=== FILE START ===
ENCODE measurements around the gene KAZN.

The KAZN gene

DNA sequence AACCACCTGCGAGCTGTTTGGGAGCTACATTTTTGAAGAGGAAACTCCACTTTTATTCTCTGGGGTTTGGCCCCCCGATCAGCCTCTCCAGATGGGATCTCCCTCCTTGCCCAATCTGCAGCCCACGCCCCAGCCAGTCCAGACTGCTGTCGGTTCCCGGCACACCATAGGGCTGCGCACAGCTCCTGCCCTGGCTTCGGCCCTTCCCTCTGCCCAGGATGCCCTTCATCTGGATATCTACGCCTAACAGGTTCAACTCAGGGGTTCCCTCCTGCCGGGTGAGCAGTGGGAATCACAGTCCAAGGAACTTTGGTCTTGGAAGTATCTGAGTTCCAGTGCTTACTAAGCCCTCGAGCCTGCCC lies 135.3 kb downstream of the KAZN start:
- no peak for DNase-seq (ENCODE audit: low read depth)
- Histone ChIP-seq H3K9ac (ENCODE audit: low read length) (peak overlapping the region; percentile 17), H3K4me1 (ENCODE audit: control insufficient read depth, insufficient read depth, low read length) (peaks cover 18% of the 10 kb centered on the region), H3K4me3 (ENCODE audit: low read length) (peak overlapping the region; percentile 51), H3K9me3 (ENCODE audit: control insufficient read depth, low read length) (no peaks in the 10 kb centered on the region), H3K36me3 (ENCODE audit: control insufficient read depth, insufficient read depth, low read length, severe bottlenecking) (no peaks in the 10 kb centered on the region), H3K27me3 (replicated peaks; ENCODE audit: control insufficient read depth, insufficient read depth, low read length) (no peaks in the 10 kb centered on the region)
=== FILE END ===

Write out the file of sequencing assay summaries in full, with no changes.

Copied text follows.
ENCODE measurements around the gene KAZN.

The KAZN gene

DNA sequence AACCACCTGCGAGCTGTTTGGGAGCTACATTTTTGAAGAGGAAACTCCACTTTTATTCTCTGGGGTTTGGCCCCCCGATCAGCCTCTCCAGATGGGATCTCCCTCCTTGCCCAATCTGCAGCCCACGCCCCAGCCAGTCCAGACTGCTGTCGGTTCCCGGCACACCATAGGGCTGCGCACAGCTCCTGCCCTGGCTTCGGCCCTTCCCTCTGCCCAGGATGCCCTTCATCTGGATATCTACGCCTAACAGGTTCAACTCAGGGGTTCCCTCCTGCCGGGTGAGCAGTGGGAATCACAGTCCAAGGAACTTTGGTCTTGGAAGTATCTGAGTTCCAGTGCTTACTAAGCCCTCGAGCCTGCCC lies 135.3 kb downstream of the KAZN start:
- no peak for DNase-seq (ENCODE audit: low read depth)
- Histone ChIP-seq H3K9ac (ENCODE audit: low read length) (peak overlapping the region; percentile 17), H3K4me1 (ENCODE audit: control insufficient read depth, insufficient read depth, low read length) (peaks cover 18% of the 10 kb centered on the region), H3K4me3 (ENCODE audit: low read length) (peak overlapping the region; percentile 51), H3K9me3 (ENCODE audit: control insufficient read depth, low read length) (no peaks in the 10 kb centered on the region), H3K36me3 (ENCODE audit: control insufficient read depth, insufficient read depth, low read length, severe bottlenecking) (no peaks in the 10 kb centered on the region), H3K27me3 (replicated peaks; ENCODE audit: control insufficient read depth, insufficient read depth, low read length) (no peaks in the 10 kb centered on the region)